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Editorial: The Dayton snub is disappointing

Published 9:54am Friday, January 17, 2014

It’s disappointing that Gov. Mark Dayton didn’t include the $7.5 million request to pay for half of the cost to dredge Fountain Lake in his $1 billion bonding bill. Nor did he include an additional $500,000 request for the Blazing Star Trail.

We have to admit it. The denials look like a kick in the teeth toward his fellow DFLer, District 27A state Rep. Shannon Savick of Wells.

Following heavy out-of-district spending on both sides, Savick pulled off an upset in 2012 when she beat incumbent Republican Rich Murray by about 3 percentage points. Murray in 2010 had defeated a Democrat by less than single percentage point. The district could go Republican or Democrat by a very small margin of votes in 2014. Some politicians have called District 27A a bellwether district.

One would think that Dayton — if he wants to maintain a majority of DFLers in the state Legislature, should he win a second term — would be wise enough to curry favor in districts with close margins. He could have made it seem like Savick has enough clout to get an item in his bonding bill. Apparently, she lacks that clout.

After all, the governor proposed spending $1 billion — a whole lot of money — on projects throughout the North Star State and he passed over two items near and dear to voters in Albert Lea, and Savick could not get diddly into his proposal.

Sure, he gave dollars toward the Minnesota State Colleges & Universities, some of which could end up removing asbestos at the Albert Lea campus of Riverland Community College. We cannot help but wonder: If Dayton had known some of that MnSCU money would go to Albert Lea, would he have removed it from the bill?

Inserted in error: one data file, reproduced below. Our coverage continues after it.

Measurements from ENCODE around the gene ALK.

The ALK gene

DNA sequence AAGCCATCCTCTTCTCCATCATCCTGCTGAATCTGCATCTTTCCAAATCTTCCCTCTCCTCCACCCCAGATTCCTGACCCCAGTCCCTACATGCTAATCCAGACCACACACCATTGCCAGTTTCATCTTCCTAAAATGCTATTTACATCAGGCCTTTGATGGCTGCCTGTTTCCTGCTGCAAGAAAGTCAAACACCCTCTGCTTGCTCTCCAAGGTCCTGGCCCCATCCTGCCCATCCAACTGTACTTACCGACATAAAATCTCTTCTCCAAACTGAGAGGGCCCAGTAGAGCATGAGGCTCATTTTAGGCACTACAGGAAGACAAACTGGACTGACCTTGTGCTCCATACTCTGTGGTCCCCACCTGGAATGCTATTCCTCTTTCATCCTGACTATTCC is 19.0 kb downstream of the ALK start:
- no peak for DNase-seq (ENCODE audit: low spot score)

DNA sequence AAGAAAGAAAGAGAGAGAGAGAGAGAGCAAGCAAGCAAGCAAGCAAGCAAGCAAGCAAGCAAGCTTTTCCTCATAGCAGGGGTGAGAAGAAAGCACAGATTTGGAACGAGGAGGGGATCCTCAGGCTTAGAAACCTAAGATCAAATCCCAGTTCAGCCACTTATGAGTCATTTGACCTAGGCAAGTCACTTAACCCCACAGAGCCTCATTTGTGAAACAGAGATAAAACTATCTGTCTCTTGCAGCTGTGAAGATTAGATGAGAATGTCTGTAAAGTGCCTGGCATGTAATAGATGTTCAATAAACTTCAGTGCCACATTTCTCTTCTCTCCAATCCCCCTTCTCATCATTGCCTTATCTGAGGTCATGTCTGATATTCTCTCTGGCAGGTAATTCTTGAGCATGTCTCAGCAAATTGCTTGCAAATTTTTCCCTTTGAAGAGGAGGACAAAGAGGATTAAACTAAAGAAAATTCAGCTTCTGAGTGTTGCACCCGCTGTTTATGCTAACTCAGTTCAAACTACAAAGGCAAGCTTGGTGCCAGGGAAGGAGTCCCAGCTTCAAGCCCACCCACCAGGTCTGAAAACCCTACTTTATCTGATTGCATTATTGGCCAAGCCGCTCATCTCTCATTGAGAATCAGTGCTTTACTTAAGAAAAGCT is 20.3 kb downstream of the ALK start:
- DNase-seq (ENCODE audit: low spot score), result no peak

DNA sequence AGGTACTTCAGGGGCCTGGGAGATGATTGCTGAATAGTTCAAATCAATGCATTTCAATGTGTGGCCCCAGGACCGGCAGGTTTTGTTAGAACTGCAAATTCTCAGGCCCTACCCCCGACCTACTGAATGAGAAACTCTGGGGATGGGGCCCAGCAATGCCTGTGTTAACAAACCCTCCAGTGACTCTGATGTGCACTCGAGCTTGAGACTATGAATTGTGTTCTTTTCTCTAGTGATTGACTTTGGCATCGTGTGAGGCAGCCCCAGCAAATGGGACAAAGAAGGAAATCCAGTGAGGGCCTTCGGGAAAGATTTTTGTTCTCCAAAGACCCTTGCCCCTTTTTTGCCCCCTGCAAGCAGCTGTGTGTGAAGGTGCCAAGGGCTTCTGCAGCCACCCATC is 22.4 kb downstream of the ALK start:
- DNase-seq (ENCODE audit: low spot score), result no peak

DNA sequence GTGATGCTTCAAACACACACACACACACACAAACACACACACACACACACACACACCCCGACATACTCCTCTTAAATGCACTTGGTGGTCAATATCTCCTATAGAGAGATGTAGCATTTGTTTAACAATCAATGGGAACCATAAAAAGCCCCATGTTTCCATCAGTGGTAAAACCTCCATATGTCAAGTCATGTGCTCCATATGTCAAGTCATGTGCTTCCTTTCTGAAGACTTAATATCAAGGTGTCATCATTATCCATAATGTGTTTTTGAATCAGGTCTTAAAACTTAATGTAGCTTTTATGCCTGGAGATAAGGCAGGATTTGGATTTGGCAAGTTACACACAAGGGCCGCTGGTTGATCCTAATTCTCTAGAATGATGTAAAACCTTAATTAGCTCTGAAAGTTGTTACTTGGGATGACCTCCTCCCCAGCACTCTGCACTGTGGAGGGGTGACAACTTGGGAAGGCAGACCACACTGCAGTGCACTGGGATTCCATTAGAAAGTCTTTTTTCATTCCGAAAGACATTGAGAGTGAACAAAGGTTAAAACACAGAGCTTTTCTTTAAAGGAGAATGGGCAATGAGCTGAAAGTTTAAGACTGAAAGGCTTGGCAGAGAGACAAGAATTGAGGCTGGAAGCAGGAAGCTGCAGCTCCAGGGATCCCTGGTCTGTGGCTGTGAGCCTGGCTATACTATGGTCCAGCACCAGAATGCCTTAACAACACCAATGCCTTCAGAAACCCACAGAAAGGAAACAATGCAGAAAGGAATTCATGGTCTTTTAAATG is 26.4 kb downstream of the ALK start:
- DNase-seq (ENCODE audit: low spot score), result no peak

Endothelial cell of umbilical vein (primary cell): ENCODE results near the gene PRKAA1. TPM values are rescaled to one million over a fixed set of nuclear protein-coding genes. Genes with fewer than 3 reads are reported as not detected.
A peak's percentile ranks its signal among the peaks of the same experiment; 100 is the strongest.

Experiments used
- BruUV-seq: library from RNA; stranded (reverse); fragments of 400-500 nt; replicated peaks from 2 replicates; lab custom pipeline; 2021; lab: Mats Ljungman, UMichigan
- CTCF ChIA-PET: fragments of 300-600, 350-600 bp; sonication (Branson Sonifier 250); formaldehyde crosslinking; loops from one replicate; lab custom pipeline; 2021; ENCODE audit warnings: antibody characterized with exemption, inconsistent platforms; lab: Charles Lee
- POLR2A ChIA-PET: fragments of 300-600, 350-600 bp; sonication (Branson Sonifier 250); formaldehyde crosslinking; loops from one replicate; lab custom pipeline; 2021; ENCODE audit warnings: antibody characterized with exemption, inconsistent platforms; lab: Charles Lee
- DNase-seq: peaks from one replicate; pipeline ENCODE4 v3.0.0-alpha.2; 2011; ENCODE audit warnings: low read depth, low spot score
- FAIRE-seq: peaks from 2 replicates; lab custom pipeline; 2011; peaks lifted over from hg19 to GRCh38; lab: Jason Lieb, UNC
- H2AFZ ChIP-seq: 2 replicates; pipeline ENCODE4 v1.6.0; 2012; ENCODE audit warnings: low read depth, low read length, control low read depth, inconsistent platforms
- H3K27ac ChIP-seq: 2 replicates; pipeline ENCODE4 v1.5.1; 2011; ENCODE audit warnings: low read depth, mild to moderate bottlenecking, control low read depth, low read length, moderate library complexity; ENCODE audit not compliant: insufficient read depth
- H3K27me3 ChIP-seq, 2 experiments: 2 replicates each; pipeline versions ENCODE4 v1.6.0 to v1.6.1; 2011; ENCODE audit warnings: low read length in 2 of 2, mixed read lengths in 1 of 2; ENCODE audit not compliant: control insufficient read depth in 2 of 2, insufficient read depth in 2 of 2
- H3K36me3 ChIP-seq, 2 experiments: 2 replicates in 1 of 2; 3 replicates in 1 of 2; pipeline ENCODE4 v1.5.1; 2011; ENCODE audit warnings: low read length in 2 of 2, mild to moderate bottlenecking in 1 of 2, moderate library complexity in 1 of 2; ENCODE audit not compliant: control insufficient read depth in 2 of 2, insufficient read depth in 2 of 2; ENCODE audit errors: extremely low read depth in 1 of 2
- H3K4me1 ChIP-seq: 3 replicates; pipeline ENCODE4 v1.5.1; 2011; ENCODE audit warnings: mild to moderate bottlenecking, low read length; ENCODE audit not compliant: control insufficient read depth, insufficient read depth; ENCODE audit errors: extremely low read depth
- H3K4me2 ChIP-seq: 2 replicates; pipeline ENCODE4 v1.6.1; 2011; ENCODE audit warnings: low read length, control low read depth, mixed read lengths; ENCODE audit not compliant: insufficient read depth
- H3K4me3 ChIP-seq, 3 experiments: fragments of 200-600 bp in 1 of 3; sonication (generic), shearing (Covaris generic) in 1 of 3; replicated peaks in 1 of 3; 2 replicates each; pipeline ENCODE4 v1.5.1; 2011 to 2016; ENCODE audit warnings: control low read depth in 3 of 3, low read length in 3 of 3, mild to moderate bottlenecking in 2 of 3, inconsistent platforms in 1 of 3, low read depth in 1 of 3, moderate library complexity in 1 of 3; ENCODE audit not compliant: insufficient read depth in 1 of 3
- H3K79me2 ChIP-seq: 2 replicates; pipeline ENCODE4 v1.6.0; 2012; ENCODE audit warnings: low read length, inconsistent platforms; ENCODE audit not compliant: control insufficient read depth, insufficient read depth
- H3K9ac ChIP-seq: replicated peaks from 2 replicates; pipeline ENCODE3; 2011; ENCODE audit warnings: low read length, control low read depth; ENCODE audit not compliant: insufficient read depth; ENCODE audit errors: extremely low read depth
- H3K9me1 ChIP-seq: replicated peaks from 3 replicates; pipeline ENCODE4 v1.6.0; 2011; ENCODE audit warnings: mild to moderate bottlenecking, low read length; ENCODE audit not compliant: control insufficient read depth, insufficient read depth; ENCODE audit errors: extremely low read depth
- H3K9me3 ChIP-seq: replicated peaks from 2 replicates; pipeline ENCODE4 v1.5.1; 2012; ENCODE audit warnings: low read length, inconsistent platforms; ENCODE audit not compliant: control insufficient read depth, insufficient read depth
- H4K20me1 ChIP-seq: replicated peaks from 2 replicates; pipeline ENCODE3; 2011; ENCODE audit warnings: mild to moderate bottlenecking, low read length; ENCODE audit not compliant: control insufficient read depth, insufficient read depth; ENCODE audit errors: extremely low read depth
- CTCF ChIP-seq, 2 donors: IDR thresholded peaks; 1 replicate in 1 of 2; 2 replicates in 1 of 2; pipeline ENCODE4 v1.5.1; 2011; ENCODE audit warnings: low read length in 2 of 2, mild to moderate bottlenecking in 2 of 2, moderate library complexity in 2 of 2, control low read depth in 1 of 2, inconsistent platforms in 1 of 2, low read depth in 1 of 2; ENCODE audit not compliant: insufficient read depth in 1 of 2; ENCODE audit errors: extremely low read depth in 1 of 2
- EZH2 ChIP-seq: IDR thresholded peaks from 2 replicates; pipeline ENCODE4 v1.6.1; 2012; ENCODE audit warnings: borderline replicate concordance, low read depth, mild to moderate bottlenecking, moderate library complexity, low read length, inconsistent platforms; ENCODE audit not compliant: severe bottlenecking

The dredging of the lake isn’t a project that gets noticed every time a voter drives by, like the expansions of the Rochester Civic Center and the Mankato Civic Center. But it is a long-held dream of about 80 percent of Albert Lea residents — the amount of voters who approved a half-cent sales tax at the polls in November 2005. People here want this, and watershed district officials have been asking for state assistance through bonding for six years now.

What’s more, the state bears partial responsibility for the lake being mistreated in the first place. We’re talking about the lack of state oversight of a landfill that used to be on the shore of Edgewater Bay. The state did help clean up the soils of the former landfill in 2008, but one would think that inclusion of dredging in a bonding bill would be the state helping to clean up the water, too.

After all, doesn’t government have a duty to the safety of its citizens?

Instead, Dayton would rather renovate Nicollet Mall in Minneapolis, the Palace Theater in St. Paul and the NorShor Theatre in Duluth. He gravitated toward sparkly and shiny, rather than pragmatic and responsible, in his bonding bill. Does he want people to see the construction work as they drive by and then vote for him this fall?

Now Savick will be under the gun to get the two requests into the House bonding bill. We’d be really surprised if District 27 Sen. Dan Sparks fails to get them into the Senate bonding bill.